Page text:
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how to make money off selling weed

Modern industries can’t survive without the internet and a smartphone, and cannabis is no exception. Companies like MJ Freeway and Biotrack THC — which produce licensing software for businesses to process their marijuana sales — are indispensable to anyone in the supply chain, Lane says.

As marijuana extracts like waxes and shatters become more popular — and demand will for sure grow as new medical applications are discovered — anyone trying to run a scientific, pharmaceutical-grade extraction business will need experts in cannabis oil extraction, says Peterson. This isn’t an easy process: It involves using either liquified carbon dioxide or volatile petroleum solvents such as butane, hexane, or propane, which can explode if handled improperly. There aren’t a lot of people with this scientific expertise, Peterson says, so business owners will probably be willing to pay up for specialists.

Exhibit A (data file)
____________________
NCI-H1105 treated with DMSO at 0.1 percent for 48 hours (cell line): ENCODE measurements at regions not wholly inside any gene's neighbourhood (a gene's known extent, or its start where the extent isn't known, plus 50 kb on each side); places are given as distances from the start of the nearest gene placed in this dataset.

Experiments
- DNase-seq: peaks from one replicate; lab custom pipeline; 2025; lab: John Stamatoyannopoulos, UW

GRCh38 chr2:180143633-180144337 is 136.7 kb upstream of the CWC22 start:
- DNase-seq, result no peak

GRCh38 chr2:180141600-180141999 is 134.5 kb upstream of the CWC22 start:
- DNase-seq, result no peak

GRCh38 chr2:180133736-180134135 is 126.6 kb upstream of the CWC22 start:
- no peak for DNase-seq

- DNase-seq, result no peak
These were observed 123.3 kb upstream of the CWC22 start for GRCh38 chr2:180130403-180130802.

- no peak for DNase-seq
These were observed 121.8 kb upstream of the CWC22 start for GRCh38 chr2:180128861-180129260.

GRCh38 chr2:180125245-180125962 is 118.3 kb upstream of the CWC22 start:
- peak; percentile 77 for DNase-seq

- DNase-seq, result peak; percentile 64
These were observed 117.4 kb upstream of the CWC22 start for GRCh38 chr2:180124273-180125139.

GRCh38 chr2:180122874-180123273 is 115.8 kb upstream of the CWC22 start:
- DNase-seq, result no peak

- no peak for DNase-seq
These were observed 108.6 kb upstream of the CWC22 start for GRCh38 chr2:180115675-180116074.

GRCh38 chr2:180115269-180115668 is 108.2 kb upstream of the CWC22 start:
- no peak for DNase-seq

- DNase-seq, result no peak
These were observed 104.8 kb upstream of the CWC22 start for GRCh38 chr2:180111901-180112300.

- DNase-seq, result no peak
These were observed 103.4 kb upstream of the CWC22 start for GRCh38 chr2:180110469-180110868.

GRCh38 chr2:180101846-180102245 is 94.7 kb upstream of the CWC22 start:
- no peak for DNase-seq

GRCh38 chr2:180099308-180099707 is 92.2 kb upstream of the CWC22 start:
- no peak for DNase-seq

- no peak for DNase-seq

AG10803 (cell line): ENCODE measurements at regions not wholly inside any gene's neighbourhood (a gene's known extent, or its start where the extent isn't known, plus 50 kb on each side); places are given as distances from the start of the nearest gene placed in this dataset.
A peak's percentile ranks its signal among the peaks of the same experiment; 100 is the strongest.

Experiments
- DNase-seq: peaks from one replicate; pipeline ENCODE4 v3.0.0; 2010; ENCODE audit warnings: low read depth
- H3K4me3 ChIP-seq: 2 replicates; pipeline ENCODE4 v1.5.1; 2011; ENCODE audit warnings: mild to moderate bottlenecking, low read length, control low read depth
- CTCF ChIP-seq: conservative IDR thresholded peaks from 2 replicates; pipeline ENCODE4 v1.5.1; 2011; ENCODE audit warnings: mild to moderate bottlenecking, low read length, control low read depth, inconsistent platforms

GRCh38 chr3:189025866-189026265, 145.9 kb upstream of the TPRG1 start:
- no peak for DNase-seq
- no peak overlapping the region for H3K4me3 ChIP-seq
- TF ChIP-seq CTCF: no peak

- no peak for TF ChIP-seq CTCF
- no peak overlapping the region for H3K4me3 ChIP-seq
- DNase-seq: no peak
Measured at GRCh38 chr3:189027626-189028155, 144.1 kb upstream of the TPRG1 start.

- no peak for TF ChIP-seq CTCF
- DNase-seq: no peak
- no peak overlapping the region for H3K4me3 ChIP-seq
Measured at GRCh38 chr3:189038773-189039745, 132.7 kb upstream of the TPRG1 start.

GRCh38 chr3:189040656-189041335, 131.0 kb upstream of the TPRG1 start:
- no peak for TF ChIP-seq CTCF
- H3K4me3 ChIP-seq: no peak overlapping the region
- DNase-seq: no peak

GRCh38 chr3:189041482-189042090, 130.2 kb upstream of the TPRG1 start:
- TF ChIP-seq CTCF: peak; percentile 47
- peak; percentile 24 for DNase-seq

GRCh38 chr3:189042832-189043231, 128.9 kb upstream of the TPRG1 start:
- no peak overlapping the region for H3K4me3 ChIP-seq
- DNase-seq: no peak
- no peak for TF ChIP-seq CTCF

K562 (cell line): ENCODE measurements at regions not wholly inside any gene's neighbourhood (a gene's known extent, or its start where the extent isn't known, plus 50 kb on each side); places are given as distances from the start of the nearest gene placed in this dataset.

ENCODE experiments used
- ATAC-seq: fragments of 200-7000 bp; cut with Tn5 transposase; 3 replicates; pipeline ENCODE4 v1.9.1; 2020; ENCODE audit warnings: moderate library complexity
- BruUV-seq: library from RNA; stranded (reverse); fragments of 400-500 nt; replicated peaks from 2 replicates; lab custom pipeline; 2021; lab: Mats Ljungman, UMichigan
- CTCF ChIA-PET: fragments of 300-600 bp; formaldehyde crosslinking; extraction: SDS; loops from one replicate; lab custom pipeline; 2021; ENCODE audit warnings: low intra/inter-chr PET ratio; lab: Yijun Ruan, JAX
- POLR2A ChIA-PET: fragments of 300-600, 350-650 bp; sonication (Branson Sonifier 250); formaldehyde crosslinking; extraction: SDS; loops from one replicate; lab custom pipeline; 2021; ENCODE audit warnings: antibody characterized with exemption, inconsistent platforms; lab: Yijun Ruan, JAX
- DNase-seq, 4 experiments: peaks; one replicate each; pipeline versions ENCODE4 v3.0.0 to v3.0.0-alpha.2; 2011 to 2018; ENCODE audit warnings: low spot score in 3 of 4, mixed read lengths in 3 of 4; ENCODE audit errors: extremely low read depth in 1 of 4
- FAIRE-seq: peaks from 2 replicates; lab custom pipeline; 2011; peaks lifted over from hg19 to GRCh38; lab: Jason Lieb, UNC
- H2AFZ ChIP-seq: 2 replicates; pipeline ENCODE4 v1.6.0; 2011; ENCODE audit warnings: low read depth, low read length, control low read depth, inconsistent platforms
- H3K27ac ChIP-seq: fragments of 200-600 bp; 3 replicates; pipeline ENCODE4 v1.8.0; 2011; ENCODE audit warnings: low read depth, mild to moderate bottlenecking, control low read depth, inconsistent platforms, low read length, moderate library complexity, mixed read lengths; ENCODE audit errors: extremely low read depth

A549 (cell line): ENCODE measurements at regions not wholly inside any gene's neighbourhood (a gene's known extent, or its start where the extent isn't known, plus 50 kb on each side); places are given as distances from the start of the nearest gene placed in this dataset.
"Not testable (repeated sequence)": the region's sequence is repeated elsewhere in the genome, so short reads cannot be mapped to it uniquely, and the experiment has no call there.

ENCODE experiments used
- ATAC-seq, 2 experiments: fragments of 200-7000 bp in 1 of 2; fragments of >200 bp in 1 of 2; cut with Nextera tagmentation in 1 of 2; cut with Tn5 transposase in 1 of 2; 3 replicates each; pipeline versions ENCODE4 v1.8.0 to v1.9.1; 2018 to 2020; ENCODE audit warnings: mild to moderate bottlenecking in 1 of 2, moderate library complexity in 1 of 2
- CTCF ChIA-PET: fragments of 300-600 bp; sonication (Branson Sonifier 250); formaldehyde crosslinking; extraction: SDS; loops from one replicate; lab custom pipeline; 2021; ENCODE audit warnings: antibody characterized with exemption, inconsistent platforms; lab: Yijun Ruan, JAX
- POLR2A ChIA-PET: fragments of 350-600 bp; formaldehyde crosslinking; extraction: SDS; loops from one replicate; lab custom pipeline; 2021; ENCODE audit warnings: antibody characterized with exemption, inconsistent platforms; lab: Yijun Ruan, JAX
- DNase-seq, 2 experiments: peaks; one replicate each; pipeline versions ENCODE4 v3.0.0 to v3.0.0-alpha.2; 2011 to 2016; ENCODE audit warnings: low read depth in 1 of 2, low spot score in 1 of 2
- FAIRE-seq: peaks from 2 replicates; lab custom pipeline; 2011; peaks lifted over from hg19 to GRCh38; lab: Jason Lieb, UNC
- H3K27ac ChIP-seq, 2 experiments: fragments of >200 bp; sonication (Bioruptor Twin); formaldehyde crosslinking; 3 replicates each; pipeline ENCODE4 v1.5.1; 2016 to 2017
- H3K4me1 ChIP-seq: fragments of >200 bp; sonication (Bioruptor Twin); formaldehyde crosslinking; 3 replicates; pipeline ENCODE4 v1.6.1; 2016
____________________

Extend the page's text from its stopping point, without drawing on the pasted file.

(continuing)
As in all businesses, the customer is key, as Neil Demers, the CEO of high-end cannabis company and brand Diego Pellicer, pointed out in an interview with Inverse. “In my personal opinion, I have not seen that many good apps,” he says, referring to programs that make the experience of buying weed seamless and convenient. As going to a dispensary is still uncomfortable for some people, app developers could play a crucial role in shaping the American weed industry going forward.